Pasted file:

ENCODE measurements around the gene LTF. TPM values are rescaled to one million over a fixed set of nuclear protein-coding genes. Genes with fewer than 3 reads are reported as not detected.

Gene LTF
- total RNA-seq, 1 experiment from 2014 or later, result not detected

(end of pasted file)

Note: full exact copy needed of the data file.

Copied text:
ENCODE measurements around the gene LTF. TPM values are rescaled to one million over a fixed set of nuclear protein-coding genes. Genes with fewer than 3 reads are reported as not detected.

Gene LTF
- total RNA-seq, 1 experiment from 2014 or later, result not detected